The Nursing Shortage: Insights and Perceptions
Lee, Sharon A., Frontiers of Health Services Management
THE "NURSING SHORTAGE " is one of the most widely published and read topics in professional and trade journals and publications. In fact, entire books are written on the topic. It is the subject of innumerable workshops and seminars; it is talked about in professional gatherings of nurses, physicians, and administrators; and it regularly appears in the lay press with advice to patients on how they should assess their healthcare facilities for the adequate supply and skill of nurses, suggesting that their care may be compromised.
I, too, have been an avid reader of any publication I can get my hands on related to the nursing shortage. I have attended seminars and workshops on the topic. I have even given presentations on the subject to others who are eager to solve the problem. I accepted the invitation to write a commentary on the article written by Janet Quinn with the intention of learning more about this significant societal issue and perhaps developing greater insight into how this problem can be solved over the long term as part of everyday living and as a way of doing business.
THE NATURE OF THE SHORTAGE
The nursing shortage is complex and serious. This is a fact. While some-hopefully not many-believe that this is just another cyclical event like the shortages of the past, this belief is a myth. Although the current one seems to mirror such shortages, it is but a precursor to the long-term shortage that is not only predicted, but will become real unless society collaborates with healthcare for a long-term solution.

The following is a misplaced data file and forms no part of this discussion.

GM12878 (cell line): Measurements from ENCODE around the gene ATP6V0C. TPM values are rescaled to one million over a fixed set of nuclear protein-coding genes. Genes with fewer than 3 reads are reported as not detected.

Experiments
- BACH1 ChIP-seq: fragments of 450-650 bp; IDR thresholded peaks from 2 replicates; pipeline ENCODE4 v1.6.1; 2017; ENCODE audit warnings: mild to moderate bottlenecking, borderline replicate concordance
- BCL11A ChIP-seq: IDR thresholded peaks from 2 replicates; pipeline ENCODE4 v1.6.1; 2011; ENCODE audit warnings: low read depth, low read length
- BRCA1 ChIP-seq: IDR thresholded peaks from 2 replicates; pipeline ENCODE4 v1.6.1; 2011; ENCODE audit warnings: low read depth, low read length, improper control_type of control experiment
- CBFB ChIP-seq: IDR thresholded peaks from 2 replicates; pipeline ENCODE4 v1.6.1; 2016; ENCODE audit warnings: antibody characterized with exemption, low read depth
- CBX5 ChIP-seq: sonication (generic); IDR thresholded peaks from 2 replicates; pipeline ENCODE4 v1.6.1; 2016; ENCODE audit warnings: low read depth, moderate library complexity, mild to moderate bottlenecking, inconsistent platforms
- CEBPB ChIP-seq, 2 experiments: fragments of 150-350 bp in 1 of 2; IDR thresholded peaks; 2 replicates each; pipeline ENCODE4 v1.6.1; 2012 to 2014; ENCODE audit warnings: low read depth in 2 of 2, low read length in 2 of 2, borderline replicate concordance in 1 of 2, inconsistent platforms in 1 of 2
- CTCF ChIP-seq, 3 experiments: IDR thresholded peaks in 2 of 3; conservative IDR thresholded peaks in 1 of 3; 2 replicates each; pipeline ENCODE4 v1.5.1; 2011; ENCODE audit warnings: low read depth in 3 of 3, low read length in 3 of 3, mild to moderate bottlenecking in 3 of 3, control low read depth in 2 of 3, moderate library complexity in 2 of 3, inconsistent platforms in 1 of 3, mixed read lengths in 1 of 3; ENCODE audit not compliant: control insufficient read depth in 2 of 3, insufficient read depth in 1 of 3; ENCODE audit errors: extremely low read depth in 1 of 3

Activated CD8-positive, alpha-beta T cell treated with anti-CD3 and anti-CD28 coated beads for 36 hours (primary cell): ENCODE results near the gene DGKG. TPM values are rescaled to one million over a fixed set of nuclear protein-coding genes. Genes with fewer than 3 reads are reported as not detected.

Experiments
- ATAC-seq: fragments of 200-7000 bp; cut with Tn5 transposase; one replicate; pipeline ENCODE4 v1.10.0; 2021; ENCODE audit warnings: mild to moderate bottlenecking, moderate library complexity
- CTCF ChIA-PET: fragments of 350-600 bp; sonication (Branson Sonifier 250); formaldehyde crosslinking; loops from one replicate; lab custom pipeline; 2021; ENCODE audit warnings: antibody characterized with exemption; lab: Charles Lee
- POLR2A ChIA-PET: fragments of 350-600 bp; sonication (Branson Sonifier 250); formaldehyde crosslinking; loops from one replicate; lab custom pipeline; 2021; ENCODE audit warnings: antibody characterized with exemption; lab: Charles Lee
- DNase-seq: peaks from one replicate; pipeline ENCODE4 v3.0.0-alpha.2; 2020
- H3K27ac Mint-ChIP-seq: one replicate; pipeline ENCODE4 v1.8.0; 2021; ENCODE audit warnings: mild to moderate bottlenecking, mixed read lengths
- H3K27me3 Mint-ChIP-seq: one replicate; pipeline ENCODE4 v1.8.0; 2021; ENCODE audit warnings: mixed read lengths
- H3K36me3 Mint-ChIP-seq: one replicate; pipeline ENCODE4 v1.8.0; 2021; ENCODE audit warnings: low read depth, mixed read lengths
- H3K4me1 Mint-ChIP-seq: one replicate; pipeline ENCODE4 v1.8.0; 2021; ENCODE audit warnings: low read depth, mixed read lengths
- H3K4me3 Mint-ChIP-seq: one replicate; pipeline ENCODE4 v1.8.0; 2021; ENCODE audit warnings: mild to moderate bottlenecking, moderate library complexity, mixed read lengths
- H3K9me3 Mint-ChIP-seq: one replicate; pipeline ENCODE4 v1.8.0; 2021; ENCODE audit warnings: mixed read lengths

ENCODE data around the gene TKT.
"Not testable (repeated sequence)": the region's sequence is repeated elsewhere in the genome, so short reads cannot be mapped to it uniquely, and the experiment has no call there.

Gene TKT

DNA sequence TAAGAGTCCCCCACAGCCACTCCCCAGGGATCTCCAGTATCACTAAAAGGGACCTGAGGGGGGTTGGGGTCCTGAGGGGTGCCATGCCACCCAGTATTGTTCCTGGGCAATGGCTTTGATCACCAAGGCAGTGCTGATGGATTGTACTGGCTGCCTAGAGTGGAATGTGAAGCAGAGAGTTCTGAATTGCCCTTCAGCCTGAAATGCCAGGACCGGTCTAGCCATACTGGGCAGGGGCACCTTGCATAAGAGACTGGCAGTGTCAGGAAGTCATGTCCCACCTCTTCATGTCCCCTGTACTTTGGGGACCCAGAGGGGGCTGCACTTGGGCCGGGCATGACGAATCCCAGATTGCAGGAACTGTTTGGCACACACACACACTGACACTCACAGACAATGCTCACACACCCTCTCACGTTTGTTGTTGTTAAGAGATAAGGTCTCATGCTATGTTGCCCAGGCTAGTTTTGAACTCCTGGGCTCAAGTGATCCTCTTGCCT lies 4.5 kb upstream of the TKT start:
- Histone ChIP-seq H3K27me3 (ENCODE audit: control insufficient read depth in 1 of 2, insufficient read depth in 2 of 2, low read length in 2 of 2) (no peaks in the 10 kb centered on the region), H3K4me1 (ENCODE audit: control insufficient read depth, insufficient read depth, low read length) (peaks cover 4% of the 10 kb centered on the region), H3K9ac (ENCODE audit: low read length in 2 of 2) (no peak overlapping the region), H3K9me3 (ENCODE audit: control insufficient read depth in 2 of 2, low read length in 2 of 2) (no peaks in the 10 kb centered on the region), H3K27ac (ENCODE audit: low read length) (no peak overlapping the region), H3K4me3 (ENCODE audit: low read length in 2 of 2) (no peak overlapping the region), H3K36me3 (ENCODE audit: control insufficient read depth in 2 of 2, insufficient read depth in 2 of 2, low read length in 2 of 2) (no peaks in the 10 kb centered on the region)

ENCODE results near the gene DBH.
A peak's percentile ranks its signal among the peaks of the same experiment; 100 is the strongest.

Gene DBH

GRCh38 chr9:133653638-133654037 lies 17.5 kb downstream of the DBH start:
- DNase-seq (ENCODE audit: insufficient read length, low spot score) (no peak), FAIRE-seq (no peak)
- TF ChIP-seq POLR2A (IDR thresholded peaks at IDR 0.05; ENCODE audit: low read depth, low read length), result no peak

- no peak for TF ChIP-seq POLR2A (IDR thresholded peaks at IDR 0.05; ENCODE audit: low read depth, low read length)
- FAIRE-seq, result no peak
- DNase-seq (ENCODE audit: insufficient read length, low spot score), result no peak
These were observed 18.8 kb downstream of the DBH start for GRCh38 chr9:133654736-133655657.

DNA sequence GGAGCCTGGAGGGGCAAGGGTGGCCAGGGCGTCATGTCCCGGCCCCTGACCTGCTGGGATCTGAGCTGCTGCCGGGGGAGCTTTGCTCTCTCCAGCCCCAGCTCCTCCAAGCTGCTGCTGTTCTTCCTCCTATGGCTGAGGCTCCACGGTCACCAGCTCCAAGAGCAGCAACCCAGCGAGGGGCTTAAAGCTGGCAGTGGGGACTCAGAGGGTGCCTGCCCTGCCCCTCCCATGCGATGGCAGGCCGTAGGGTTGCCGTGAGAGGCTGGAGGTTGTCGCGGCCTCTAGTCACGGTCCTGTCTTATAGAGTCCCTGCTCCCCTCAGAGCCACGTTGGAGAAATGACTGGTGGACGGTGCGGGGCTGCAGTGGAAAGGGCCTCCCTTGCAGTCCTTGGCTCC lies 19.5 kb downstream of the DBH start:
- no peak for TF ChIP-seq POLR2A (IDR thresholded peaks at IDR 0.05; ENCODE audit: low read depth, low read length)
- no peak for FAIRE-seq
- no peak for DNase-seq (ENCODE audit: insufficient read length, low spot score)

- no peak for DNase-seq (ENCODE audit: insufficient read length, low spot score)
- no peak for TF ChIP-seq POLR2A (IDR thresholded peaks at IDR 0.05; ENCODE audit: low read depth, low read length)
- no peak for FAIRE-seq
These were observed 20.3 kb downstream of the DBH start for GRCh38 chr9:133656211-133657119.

Quinn states that the nursing shortage is a result of "dis-ease" in a healthcare system that has cut nursing positions and substituted unlicensed assistive personnel in their place. She states that this has resulted in an untenable work environment, leading nurses to exit the profession. Quinn's analogy relating the disappearance of nurses from hospitals to the mutation and disappearance of frogs on the planet is intriguing. Her solution revolves around changing the practice setting to a "healing environment" that returns meaning to the practice of nursing. Although I agree that a supportive and positive practice environment is critical to nurse satisfaction, ensuring that it is conducive to quality practice will not be the total solution to the nursing shortage. If that were the case, we could embrace a new model for care with appropriate staffing ratios (perhaps the Nightingale unit) and ensure that physicians, nurses, and other members of the team relate properly, with the result that nurses would flock to the hospitals to seek jobs. I wish that the solution was that simple.
The nursing shortage we have today will require a multipronged approach. We must involve legislators, regulators, nursing educators, hospitals, physicians, managed care companies, the Joint Commission on Accreditation of Heathcare Organizations, hospitals and healthcare associations, corporations that pay for healthcare, and others who make decisions about how and where healthcare is financed and delivered. A diverse cross-section of society as a whole should be included to represent the consumer perspective. Of course, nurses themselves must be involved in finding the solution to this problem, for who is better prepared to identify the factors that will not only retain nurses but stimulate young men and women to choose nursing as a profession? It is difficult to look beyond today, and the problems we face in finding the appropriate number of experienced nurses to care for patients in our facilities need attention right now. However, looking beyond the short term is an absolute must.
WHY IS THE PROBLEM SO COMPLEX?
Nursing is a wonderful educational opportunity and an even greater profession. This is, to some extent, a blessing and a problem. With the exception of a few brief periods of time, a competent nurse could always expect to find a job of his or her choosing. …